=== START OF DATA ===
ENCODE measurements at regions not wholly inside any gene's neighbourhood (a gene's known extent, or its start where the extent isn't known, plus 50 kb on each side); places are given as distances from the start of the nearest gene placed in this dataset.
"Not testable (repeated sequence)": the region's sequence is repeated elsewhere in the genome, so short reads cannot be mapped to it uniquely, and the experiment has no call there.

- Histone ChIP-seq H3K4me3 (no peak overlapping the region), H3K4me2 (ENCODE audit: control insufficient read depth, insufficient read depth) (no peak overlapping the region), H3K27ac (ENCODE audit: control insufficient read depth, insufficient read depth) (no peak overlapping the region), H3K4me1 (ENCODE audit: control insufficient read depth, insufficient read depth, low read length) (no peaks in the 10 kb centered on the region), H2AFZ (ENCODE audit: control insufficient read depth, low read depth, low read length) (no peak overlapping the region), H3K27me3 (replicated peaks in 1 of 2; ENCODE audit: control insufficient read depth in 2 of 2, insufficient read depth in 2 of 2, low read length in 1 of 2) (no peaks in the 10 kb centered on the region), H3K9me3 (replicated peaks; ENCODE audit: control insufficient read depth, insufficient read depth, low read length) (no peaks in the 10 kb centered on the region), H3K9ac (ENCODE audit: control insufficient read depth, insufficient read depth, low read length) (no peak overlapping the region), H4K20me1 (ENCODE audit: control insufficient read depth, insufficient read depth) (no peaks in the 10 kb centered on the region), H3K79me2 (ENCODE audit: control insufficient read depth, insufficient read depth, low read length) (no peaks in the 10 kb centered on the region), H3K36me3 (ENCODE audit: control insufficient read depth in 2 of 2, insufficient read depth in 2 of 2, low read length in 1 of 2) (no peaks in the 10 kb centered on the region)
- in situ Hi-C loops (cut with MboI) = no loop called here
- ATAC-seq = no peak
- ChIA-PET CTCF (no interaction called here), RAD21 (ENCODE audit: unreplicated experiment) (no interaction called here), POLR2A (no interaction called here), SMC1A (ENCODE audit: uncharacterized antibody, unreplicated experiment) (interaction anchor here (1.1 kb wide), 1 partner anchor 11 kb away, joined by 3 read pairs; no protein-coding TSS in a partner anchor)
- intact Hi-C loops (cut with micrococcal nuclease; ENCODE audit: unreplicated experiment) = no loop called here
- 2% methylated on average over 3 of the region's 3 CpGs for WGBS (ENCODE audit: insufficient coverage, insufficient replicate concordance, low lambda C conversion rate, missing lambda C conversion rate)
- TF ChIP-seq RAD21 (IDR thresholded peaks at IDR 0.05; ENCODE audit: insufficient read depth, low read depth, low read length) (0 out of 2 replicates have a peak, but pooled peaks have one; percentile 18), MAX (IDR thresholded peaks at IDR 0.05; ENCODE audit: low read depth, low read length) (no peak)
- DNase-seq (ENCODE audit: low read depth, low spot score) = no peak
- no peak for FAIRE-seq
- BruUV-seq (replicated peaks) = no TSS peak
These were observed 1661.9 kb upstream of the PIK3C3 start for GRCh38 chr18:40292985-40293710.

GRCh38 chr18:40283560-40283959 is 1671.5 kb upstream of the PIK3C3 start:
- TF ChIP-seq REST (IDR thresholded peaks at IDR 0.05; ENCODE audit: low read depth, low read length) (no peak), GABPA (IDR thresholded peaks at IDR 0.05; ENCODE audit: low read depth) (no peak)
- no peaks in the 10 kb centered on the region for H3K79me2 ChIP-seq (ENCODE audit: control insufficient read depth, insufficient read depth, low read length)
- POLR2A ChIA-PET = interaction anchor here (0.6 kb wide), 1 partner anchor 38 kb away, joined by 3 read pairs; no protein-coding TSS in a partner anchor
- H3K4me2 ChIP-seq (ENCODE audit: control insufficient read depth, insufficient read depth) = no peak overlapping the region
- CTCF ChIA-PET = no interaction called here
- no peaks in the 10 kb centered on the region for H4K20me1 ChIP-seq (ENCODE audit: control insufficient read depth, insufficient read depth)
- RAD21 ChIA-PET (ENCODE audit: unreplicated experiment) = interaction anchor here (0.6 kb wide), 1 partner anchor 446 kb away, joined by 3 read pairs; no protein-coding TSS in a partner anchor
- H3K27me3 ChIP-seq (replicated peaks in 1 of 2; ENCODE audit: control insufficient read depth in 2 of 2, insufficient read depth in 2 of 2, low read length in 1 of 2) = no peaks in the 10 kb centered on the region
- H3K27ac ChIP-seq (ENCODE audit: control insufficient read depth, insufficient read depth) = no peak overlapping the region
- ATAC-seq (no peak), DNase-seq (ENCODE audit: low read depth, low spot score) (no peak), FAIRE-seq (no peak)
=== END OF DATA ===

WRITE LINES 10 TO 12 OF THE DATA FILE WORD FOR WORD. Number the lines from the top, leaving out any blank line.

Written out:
- DNase-seq (ENCODE audit: low read depth, low spot score) = no peak
- no peak for FAIRE-seq
- BruUV-seq (replicated peaks) = no TSS peak